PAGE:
Tuesday, March 27, 2012

Mini Reviews: The Dystopian Edition

Article 5
by Kristen Simmons

New York, Los Angeles, and Washington, D.C., have been abandoned.
 The Bill of Rights has been revoked, and replaced with the Moral Statutes.
 There are no more police—instead, there are soldiers. There are no more fines for bad behavior—instead, there are arrests, trials, and maybe worse. People who get arrested usually don't come back.
Seventeen-year-old Ember Miller is old enough to remember that things weren’t always this way. Living with her rebellious single mother, it’s hard for her to forget that people weren’t always arrested for reading the wrong books or staying out after dark. It’s hard to forget that life in the United States used to be different.
Ember has perfected the art of keeping a low profile. She knows how to get the things she needs, like food stamps and hand-me-down clothes, and how to pass the random home inspections by the military. Her life is as close to peaceful as circumstances allow.
That is, until her mother is arrested for noncompliance with Article 5 of the Moral Statutes. And one of the arresting officers is none other than Chase Jennings…the only boy Ember has ever loved. (description from
I really liked this one a lot. I thought the whole moral code thing was a fascinating study on human culture and how we like to take things to extremes. I also thought the love story was a lot more believable because they'd known each other for YEARS before the events in the book.  I look forward to a sequel.
Full disclosure: Audio book received to review for AudioFile
*2012 Debut Author Challenge title*


by Lauren DeStefano
The Chemical Garden Trilogy, book two

Rhine and Gabriel have escaped the mansion, but they’re still in danger. Outside, they find a world even more disquieting than the one they left behind.

Determined to get to Manhattan and find Rhine’s twin brother, Rowan, the two press forward, amid threats of being captured again…or worse.

The road they are on is long and perilous—and in a world where young women only live to age twenty and men die at age twenty-five, time is precious. In this sequel to Lauren DeStefano’s harrowing Wither, Rhine must decide if freedom is worth the price—now that she has more to lose than ever. (description from

I actually enjoyed this sequel better than the original Wither, mostly because it got Rhine out of the mansion and into the real world, where she had a chance to take charge.  DeStefano's world is beautiful and crumbling... a devestating and destructive place. I loved the setting more than the story I think, but I will definitely be reading book three. I have to find out how it ends!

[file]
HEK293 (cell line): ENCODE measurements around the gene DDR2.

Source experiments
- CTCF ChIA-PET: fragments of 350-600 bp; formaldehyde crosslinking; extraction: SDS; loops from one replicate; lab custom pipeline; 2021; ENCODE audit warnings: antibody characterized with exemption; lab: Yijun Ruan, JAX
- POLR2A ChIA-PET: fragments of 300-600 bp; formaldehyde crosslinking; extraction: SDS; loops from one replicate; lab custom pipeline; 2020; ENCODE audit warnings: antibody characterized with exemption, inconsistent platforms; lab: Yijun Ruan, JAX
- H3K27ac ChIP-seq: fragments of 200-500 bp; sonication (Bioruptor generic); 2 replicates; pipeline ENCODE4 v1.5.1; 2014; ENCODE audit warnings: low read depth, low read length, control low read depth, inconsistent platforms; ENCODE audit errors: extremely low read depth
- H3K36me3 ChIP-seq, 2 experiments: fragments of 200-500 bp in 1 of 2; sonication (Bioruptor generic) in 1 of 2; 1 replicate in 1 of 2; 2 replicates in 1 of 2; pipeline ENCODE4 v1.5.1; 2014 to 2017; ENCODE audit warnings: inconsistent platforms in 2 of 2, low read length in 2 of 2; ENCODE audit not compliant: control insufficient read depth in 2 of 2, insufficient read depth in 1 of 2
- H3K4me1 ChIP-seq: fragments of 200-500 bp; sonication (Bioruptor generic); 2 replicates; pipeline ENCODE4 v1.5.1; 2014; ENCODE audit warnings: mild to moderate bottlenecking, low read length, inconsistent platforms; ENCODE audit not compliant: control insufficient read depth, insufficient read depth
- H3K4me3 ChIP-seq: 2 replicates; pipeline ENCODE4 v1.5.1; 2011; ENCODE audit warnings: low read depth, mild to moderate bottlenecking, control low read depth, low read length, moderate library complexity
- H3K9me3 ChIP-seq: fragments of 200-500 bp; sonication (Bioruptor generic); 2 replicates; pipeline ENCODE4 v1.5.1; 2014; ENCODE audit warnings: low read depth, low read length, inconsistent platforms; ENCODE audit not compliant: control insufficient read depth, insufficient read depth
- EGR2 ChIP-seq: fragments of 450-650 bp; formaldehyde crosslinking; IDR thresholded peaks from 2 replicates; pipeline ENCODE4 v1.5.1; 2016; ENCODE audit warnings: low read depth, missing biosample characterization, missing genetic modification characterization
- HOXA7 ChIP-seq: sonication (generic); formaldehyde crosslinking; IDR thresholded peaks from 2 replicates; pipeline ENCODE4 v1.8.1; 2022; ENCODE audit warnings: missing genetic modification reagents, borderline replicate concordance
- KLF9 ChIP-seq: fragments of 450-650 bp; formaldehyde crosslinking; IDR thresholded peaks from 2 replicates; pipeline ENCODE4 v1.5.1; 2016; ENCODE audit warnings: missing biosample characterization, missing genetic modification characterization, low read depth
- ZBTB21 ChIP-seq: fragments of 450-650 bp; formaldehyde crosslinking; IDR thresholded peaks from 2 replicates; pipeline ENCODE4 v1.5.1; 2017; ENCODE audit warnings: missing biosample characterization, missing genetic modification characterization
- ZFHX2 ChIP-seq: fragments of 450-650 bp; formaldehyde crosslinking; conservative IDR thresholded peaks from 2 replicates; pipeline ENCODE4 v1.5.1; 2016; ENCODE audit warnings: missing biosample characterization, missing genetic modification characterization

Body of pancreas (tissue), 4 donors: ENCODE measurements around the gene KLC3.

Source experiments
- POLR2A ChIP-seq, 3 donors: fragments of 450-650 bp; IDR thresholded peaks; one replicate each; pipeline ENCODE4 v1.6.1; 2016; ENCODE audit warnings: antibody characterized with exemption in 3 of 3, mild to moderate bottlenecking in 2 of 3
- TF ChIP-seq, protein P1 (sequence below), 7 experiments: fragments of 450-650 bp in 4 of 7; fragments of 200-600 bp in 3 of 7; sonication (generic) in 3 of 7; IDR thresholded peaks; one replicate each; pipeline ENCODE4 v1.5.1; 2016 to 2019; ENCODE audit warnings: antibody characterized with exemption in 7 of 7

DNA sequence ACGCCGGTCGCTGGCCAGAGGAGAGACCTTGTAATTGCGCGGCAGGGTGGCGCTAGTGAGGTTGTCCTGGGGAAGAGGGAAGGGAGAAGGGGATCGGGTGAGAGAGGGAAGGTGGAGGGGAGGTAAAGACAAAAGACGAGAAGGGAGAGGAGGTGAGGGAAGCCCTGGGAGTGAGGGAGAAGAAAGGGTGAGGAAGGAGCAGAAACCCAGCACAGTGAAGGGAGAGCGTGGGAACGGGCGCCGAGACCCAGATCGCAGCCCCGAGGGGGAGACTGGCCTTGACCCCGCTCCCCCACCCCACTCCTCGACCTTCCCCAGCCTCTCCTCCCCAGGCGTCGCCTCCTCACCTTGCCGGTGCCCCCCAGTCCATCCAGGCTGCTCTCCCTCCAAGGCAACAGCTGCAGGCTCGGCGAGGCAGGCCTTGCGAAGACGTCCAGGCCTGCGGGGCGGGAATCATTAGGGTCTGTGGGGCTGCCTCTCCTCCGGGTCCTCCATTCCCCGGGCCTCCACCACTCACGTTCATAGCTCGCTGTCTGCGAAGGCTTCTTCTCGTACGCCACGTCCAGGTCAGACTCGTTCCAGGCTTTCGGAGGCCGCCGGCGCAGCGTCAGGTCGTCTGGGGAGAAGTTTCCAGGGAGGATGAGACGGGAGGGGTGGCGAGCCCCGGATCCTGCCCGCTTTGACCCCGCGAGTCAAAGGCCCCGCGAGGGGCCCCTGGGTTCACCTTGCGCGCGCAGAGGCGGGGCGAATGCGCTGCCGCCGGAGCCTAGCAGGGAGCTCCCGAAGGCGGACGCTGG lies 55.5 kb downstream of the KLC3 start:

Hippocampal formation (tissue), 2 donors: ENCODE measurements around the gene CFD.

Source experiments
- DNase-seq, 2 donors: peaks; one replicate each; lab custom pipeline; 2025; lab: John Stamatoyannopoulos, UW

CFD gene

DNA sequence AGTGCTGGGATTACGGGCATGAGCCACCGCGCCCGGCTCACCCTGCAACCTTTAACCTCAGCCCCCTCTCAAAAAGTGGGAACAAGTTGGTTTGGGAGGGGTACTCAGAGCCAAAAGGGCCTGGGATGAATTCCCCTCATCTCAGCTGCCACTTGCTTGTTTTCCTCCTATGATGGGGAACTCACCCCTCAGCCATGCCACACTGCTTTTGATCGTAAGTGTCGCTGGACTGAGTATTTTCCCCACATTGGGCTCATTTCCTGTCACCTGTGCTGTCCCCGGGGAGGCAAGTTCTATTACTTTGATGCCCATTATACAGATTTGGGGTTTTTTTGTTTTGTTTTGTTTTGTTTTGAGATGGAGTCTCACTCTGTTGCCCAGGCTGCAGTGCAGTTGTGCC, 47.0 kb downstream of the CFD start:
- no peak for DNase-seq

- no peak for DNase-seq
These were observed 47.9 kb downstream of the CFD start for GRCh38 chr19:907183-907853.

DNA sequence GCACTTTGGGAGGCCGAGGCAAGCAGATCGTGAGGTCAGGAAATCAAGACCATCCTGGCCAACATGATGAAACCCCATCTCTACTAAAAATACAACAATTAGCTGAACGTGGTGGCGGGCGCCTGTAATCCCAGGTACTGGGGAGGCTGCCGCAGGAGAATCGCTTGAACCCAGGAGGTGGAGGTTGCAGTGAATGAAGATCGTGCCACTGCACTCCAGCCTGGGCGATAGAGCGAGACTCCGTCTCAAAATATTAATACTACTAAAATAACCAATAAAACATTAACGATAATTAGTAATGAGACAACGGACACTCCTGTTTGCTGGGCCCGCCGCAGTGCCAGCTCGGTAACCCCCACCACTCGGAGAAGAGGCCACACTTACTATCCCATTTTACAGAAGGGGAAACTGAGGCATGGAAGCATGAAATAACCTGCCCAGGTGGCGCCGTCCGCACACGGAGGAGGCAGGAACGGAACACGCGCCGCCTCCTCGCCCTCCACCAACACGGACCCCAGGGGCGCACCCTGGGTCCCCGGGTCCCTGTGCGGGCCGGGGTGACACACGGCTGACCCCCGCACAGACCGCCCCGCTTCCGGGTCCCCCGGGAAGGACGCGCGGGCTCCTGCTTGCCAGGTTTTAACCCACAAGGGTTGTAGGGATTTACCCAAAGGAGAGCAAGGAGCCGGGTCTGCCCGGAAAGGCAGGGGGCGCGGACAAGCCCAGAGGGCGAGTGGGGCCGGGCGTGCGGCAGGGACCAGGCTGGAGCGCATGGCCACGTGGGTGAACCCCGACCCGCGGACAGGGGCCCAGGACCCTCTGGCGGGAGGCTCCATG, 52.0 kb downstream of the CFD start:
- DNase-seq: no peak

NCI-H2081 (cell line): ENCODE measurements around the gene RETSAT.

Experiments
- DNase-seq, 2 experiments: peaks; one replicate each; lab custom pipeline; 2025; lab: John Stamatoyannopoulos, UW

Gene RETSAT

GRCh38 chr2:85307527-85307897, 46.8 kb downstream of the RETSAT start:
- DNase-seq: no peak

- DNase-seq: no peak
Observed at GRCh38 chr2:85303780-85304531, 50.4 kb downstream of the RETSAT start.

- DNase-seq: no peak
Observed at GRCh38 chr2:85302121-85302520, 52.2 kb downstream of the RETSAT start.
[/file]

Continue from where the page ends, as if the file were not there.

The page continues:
Full disclosure: Audio book received to review for AudioFile

Epitaph Road
by David Patneaude

2097 is a transformed world. Thirty years earlier, a mysterious plague wiped out 97 percent of the male population, devastating every world system from governments to sports teams, and causing both universal and unimaginable grief. In the face of such massive despair, women were forced to take over control of the planet--and in doing so they eliminated all of Earth's most pressing issues. Poverty, crime, warfare, hunger . . . all gone.

But there's a price to pay for this new "utopia," which fourteen-year-old Kellen is all too familiar with. Every day, he deals with life as part of a tiny minority that is purposefully kept subservient and small in numbers. His career choices and relationship options are severely limited and controlled. He also lives under the threat of scattered recurrences of the plague, which seem to pop up wherever small pockets of men begin to regroup and grow in numbers.

And then one day, his mother's boss, an iconic political figure, shows up at his home. Kellen overhears something he shouldn't--another outbreak seems to be headed for Afterlight, the rural community where his father and a small group of men live separately from the female-dominated society. Along with a few other suspicious events, like the mysterious disappearances of Kellen's progressive teacher and his Aunt Paige, Kellen is starting to wonder whether the plague recurrences are even accidental. No matter what the truth is, Kellen cares only about one thing--he has to save his father. (description from

I thought this was interesting. There were some obvious questions that weren't really answered, but overall the story was really entertaining and thought-provoking. I can't imagine a world where there are so few men that they could be so rigorously controlled...

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